The 1992 Los Angeles Uprising, known more colloquially as the “L.A. riots,” happened almost 31 years ago. Anna Deavere Smith’s play about it, Twilight: Los Angeles, 1992, premiered in 1994 at the Mark Taper Forum. Taken from many interviews conducted by Smith with people who were involved in or affected by the events, the work was initially a one-woman show that went on to be Tony-nominated. Three decades later, Smith has revised the show to now include five actors, each playing multiple roles. The current production, fittingly presented again at the Taper, is expertly performed by a fantastic cast and has lost none of its power under the superb direction of Gregg T. Daniel.
The play shows a more or less as a sequential history of the events, with the interview subjects guiding the way. Some of the subjects are more famous from the news coverage, such as truck driver Reginald Denny or police chief Daryl Gates (both Hugo Armstrong), whereas others are academics or politicians such as Maxine Waters (Lisa Reneé Pitts). Active participant testimony is compelling, such as that from Henry Watson (Lovensky Jean-Baptiste), one of the men that beat Denny, but it’s the stories of witnesses such as Josie Morales (Sabina Zúñiga Varela) and victims such as Young Soon Han (Jeanne Sakata) that resonate the most strongly.
Pitts is excellent throughout but shines especially as pregnant gunshot victim Elvira Evers with an amazing sense of calm and ex-Black Panther leader Elaine Brown expertly demolishing the rioters’ embrace of violence. Varela excels particularly as old Rudy Salas Sr., discussing how he learned early that white people were “his enemy,” and as Morales, horrified but determined to bear witness to Rodney King’s brutal beating by the police. Jean-Baptiste is equally skilled and convincing as Watson, who saw his actions as part of a revolution, and lawyer Charles Lloyd, who represented the Korean-American shop owner who shot and killed 15-year-old Latasha Harlins.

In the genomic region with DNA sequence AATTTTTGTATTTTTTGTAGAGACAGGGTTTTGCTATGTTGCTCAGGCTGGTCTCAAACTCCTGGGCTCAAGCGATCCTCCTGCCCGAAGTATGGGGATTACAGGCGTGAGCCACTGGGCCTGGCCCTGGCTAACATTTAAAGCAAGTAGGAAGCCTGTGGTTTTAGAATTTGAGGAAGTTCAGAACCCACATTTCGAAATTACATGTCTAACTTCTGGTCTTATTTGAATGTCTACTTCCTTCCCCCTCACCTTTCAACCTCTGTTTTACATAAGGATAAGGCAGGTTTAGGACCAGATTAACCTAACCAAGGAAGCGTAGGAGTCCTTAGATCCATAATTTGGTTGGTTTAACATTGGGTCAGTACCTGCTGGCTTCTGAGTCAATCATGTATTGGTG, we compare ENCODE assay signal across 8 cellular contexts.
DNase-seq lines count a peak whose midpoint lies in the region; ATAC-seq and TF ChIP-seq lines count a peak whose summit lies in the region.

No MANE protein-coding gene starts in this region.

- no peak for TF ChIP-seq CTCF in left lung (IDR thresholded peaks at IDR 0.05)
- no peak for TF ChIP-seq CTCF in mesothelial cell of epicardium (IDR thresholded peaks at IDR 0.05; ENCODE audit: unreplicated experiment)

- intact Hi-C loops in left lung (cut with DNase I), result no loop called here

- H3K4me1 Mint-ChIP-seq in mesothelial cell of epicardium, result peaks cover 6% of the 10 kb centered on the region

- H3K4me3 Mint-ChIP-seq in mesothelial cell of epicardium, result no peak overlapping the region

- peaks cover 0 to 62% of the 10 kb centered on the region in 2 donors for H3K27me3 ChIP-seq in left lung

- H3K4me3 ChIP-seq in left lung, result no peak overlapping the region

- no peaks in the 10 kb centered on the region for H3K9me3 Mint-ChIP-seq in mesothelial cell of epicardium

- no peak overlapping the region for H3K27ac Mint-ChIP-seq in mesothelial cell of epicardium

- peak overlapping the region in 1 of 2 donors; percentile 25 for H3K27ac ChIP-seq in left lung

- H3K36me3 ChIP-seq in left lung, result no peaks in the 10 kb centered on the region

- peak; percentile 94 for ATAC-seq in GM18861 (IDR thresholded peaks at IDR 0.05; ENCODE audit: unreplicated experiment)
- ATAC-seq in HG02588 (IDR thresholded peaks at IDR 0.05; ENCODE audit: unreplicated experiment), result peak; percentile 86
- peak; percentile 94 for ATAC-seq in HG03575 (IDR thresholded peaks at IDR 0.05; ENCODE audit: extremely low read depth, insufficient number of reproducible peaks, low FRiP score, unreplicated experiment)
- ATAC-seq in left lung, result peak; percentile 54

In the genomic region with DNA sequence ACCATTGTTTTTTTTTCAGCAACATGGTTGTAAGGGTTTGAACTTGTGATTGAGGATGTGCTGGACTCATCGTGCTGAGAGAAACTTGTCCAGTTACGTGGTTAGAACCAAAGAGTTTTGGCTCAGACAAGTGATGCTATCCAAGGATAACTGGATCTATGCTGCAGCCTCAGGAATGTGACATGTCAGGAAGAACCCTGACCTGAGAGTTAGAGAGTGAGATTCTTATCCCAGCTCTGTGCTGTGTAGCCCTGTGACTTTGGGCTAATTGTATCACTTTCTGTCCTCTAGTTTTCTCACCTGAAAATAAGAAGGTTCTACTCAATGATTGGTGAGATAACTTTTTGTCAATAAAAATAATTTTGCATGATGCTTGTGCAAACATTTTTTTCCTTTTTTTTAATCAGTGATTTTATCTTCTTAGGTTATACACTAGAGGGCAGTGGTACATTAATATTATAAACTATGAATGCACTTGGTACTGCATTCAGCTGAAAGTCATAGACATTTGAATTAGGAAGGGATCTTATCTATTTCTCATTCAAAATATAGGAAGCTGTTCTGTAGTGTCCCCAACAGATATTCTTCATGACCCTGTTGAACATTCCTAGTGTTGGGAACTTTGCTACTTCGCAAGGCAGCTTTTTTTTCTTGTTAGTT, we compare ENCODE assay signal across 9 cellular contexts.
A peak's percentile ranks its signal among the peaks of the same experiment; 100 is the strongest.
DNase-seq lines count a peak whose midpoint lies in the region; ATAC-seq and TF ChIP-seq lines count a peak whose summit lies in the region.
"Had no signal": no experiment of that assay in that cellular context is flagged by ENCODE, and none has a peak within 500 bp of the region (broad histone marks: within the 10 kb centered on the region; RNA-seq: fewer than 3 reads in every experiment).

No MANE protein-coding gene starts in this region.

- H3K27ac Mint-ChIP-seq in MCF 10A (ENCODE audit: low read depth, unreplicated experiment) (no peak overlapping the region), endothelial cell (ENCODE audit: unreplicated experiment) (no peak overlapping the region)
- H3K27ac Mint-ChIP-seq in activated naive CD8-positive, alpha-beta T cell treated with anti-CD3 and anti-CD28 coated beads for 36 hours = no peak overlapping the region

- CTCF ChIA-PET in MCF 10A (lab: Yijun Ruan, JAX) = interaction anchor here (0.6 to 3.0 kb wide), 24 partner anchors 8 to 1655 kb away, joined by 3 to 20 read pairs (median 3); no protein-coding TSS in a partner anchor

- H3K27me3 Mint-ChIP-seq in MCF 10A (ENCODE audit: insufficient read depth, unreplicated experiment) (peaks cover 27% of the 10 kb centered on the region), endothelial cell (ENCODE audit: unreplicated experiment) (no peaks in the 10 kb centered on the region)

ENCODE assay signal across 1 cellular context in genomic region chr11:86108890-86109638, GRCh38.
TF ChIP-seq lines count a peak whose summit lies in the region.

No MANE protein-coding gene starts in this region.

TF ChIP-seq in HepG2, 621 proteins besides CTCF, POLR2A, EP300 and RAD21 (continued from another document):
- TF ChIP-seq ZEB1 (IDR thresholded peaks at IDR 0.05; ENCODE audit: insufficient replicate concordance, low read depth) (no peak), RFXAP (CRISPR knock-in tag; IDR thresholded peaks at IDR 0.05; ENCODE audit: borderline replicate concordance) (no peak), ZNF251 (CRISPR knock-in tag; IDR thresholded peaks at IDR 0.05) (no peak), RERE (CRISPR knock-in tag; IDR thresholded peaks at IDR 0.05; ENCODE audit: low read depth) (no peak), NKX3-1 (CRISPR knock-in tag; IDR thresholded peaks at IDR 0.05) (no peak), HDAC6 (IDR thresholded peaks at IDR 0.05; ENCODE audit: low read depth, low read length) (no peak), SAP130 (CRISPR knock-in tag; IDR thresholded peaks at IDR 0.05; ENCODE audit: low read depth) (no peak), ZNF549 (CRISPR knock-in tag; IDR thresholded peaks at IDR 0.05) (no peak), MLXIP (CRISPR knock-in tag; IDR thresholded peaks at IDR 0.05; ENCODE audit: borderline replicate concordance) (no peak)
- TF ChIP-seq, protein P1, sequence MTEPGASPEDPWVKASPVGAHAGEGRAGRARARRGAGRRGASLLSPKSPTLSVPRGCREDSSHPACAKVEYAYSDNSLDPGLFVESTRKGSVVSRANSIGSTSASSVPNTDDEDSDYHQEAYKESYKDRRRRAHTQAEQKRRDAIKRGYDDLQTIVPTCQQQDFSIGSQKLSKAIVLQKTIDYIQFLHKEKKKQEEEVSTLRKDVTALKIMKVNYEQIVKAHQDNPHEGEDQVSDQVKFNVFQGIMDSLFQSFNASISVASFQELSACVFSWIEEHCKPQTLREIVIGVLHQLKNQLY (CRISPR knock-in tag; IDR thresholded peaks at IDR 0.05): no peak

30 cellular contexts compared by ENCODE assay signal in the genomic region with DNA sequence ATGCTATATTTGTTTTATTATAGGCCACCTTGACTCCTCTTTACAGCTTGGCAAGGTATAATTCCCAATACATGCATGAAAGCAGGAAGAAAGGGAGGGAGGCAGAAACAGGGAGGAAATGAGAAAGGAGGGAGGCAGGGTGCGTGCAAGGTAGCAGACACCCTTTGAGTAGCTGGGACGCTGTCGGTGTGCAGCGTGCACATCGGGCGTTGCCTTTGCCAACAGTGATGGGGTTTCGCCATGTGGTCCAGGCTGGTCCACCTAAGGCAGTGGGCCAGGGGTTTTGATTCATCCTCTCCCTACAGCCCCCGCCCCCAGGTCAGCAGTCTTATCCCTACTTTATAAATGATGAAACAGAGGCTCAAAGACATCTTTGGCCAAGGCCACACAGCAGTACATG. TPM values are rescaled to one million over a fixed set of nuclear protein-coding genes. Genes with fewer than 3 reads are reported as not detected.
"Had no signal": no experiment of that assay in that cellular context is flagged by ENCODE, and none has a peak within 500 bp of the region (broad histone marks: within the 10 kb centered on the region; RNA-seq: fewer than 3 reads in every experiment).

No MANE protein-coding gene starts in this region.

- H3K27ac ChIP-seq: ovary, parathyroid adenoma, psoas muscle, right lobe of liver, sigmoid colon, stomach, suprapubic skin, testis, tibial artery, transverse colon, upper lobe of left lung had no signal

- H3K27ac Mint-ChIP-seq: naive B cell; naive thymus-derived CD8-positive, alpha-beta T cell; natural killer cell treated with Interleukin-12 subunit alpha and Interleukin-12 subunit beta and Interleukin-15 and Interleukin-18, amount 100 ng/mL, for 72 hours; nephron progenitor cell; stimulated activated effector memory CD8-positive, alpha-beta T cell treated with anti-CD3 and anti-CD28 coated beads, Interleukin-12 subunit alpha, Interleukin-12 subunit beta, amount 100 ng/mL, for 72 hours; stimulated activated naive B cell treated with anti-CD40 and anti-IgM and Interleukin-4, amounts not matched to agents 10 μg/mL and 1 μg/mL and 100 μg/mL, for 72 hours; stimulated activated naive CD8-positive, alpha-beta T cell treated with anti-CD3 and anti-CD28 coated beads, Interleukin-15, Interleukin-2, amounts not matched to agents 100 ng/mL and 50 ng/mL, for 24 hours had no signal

Sakata is very good in several roles, but it’s her performance as the Korean-American shopkeeper admitting her loss of faith in America, an interview that was done in 2021, that underscores the continuing tragic repercussions of the riots. Finally, Hugo Armstrong is the MVP of this production, every one of his characters fully distinct and three-dimensional, from the optimistic Denny to an arrogant and above-it-all Gates to a juror in the King beating trial aghast at being approached by the KKK for membership. The entire ensemble is great, but Armstrong stands out as memorably fine.
Director Daniel does a masterful job, getting terrific work from his cast and staging the logistically complicated show with seemingly effortless grace. A bit where a looter blithely rides his bike across the stage as another actor speaks is choice, as is an impressive transition to the beginning of riot violence by blazing lights at the audience like a symbolic explosion. Yee Eun Nam’s projection design is effective and clear, working well with Efren Delgadillo Jr.’s handsome stone arch set. Smith’s revision of her original one-woman show to an ensemble piece is completely successful, and some sequences (such as a hilarious jury deliberation sequence or a series of actors playing the same oblivious Beverly Hills real estate character) probably work even better in this format.
Twilight: Los Angeles, 1992 was an important play back in 1994 when it premiered, and this magnificent new production proves that it is still just as important, entertaining and meaningful today. A must-see.
Twilight: Los Angeles, 1992 is presented by Center Theatre Group at the Mark Taper Forum and plays through April 9, 2023. Tickets are available here.